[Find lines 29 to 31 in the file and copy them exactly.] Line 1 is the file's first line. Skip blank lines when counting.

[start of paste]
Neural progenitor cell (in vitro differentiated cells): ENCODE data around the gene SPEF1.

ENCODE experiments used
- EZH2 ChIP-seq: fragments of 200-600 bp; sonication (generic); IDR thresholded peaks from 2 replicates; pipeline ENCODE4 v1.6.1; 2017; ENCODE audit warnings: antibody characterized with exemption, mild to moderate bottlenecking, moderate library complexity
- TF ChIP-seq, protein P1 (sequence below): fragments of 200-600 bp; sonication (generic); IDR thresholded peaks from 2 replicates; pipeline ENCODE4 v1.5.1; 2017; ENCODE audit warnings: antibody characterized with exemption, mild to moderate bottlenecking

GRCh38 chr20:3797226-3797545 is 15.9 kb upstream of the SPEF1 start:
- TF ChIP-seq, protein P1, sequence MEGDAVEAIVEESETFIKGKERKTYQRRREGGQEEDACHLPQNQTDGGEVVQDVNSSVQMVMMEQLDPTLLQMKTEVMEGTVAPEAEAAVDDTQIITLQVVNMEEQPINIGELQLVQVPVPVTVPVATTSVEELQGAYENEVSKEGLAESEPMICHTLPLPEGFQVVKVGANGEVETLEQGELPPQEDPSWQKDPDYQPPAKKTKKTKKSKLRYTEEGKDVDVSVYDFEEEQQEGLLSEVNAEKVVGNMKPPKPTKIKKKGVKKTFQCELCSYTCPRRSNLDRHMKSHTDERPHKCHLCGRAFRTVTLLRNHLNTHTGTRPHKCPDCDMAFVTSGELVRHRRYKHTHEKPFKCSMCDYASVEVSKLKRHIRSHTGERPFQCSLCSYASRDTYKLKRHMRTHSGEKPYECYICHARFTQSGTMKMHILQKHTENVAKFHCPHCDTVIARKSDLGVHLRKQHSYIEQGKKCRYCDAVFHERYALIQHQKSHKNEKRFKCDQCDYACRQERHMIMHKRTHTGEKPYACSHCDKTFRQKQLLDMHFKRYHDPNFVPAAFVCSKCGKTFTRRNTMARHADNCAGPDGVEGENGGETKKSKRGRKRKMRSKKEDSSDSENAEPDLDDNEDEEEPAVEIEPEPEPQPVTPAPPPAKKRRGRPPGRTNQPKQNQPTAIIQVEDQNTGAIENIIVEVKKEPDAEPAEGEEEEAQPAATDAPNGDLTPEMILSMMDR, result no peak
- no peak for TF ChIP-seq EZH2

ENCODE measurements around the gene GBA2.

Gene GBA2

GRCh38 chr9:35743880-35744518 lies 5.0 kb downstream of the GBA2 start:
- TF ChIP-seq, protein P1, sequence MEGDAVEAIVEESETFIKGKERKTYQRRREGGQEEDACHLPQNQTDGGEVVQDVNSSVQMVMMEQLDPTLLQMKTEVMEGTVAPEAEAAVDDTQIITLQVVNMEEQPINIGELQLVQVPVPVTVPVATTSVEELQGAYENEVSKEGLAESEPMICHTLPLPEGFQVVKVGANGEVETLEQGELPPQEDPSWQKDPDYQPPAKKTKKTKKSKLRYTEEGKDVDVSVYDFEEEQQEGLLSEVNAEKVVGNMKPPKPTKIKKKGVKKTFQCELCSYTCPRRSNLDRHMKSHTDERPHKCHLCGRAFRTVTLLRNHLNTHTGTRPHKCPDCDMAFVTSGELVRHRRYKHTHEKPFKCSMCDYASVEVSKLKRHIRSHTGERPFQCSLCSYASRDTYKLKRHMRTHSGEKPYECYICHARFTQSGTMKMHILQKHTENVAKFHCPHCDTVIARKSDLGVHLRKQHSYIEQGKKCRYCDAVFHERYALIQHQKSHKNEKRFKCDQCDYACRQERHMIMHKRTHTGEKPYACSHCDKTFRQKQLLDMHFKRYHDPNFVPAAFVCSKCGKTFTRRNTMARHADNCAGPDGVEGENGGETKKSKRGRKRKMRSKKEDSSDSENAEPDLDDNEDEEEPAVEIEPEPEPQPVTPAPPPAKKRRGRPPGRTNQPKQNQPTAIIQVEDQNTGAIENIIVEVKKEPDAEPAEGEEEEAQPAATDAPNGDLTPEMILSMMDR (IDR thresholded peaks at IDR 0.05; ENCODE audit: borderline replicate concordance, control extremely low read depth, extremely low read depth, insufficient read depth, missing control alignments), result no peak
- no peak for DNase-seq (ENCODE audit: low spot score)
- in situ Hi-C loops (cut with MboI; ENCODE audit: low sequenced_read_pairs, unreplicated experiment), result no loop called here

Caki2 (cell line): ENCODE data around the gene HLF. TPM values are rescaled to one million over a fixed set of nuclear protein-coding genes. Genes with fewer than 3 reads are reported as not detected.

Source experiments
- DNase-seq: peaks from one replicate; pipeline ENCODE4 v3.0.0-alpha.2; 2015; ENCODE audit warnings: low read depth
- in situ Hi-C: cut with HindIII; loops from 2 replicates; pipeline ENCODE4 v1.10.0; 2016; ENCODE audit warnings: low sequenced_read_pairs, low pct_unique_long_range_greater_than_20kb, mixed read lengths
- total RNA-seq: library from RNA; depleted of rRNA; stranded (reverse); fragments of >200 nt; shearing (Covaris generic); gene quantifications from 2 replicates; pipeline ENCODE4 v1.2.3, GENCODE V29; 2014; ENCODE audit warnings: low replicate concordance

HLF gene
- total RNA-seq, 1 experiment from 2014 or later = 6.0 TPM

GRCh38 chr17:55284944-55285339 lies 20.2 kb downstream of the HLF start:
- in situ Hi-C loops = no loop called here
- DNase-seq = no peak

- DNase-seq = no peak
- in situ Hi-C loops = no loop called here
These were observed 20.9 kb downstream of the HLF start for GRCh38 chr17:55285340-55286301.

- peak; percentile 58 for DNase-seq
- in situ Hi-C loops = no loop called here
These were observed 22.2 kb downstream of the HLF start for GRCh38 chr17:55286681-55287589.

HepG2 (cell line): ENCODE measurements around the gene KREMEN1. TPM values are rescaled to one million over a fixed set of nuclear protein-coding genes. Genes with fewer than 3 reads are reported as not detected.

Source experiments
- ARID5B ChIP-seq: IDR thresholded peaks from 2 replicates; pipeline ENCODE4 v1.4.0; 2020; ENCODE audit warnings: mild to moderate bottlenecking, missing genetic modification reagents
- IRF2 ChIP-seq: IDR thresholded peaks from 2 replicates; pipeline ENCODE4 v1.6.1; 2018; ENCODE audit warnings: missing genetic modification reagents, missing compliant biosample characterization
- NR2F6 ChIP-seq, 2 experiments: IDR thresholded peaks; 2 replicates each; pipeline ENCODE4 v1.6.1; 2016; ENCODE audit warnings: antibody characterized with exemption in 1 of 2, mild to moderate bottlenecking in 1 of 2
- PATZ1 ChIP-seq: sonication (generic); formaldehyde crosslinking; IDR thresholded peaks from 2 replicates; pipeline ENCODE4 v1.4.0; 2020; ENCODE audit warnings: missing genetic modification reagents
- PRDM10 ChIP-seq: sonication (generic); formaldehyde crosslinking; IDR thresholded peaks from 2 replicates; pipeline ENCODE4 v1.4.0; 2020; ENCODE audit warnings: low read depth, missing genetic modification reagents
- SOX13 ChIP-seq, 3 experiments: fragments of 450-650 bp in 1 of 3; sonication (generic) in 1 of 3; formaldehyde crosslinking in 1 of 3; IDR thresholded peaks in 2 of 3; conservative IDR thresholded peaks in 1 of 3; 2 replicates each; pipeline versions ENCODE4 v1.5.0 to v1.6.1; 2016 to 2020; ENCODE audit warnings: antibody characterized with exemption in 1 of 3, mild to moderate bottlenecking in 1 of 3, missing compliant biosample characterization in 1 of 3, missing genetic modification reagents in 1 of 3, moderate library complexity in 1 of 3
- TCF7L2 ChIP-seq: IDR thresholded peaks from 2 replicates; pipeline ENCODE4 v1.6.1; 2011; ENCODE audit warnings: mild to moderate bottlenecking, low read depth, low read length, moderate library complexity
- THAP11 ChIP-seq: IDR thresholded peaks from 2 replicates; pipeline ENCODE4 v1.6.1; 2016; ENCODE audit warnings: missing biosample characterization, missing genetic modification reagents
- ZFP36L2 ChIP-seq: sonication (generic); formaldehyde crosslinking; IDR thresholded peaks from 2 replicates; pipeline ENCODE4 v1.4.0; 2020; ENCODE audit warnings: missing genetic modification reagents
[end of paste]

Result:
These were observed 22.2 kb downstream of the HLF start for GRCh38 chr17:55286681-55287589.

HepG2 (cell line): ENCODE measurements around the gene KREMEN1. TPM values are rescaled to one million over a fixed set of nuclear protein-coding genes. Genes with fewer than 3 reads are reported as not detected.

Source experiments